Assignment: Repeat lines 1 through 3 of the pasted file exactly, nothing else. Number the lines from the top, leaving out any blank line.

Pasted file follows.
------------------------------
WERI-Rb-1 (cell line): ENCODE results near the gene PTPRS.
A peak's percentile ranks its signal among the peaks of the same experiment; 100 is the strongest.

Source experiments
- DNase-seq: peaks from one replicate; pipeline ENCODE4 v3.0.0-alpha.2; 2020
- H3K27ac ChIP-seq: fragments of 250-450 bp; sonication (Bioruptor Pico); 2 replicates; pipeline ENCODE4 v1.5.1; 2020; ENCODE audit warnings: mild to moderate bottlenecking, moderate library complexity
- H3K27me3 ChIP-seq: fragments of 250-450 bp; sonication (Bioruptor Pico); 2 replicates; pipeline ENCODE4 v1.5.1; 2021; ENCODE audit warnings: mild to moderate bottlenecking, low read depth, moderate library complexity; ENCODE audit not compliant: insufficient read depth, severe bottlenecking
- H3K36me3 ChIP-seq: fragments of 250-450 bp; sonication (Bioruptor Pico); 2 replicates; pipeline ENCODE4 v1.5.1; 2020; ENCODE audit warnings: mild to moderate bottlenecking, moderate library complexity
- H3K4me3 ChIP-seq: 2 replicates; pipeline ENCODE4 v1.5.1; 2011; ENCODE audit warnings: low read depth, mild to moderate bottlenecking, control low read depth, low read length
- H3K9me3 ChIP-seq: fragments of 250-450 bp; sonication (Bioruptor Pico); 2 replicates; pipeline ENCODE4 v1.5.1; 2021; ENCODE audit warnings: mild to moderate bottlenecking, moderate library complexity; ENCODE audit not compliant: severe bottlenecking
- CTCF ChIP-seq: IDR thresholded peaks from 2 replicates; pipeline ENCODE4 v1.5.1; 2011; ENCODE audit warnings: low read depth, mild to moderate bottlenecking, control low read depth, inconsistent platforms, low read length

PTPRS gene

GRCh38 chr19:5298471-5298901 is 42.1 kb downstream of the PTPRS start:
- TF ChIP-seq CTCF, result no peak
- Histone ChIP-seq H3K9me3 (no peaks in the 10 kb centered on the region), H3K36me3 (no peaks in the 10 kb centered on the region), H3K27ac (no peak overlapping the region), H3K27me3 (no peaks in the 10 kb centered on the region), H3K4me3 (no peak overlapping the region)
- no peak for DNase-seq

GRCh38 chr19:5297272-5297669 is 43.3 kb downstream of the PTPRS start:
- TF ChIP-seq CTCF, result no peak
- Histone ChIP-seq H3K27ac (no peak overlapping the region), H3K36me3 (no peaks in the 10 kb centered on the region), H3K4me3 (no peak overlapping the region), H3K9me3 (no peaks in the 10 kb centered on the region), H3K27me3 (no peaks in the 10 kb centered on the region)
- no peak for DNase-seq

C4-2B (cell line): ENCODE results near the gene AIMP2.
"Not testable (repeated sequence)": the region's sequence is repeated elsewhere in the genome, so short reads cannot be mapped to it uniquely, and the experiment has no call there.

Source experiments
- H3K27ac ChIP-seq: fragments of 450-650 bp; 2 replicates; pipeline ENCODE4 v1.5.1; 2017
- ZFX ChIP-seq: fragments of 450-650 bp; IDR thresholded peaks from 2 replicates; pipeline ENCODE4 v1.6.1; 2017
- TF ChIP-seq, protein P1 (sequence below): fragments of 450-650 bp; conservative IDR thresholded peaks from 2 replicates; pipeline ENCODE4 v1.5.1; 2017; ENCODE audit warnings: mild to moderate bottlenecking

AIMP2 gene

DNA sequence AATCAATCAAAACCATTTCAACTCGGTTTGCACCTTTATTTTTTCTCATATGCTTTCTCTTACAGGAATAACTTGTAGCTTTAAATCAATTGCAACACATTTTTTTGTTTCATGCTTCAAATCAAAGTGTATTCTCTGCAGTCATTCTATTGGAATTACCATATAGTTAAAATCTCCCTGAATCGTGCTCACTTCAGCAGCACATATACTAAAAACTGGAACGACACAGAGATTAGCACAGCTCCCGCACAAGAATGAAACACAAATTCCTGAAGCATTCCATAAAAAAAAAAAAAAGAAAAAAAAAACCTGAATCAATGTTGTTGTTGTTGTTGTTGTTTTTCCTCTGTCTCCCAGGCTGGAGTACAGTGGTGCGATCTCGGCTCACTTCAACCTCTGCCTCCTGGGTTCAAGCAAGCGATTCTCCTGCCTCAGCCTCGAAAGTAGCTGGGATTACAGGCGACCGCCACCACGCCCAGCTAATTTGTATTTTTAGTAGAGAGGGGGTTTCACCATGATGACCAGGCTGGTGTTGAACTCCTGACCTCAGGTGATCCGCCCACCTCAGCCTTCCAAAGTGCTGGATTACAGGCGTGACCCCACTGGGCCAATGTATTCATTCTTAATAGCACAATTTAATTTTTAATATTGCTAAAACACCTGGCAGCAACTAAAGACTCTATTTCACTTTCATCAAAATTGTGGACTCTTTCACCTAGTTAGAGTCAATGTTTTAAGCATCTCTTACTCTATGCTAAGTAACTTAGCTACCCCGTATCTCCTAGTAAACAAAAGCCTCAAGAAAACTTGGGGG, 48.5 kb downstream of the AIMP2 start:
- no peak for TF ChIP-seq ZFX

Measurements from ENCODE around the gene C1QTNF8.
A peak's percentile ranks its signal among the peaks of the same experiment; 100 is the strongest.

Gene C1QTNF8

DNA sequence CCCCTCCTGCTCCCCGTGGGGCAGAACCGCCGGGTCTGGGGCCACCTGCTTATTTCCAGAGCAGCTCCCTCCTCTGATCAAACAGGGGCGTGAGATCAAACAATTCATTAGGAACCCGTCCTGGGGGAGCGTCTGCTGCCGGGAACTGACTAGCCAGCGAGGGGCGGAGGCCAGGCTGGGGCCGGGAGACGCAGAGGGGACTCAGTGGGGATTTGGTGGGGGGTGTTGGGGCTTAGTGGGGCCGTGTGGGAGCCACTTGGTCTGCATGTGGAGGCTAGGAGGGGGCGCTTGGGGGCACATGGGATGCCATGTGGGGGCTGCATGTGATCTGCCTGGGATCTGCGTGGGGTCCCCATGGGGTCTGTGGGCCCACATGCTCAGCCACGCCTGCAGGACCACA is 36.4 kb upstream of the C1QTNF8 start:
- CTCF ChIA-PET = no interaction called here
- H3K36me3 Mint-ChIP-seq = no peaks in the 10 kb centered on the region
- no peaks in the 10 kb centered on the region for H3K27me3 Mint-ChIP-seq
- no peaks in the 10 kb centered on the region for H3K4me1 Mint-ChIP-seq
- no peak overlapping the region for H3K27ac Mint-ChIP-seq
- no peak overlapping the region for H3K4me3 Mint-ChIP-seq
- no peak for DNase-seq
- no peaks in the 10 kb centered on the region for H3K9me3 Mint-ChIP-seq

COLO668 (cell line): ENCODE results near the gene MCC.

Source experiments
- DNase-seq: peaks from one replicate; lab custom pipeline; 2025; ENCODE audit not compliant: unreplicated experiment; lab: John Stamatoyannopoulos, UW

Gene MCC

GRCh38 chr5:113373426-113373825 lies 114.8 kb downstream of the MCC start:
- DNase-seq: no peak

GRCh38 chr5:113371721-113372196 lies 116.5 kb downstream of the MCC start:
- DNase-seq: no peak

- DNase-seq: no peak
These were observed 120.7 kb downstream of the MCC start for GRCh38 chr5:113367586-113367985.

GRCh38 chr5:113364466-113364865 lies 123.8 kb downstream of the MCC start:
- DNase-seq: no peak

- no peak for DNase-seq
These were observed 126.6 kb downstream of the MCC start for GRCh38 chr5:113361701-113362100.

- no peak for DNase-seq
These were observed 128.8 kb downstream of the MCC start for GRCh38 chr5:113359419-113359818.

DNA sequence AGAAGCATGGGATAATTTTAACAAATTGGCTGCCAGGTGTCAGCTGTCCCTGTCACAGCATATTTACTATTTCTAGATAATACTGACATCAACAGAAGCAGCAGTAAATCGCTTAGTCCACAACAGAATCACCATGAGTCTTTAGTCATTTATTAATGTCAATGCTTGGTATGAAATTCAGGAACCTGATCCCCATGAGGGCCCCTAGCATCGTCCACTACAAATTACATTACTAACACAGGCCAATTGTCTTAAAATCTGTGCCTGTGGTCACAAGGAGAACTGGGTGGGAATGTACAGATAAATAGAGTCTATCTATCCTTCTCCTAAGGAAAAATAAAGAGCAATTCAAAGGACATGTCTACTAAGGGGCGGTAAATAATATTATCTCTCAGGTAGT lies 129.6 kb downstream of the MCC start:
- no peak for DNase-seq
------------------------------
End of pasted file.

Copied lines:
WERI-Rb-1 (cell line): ENCODE results near the gene PTPRS.
A peak's percentile ranks its signal among the peaks of the same experiment; 100 is the strongest.

Source experiments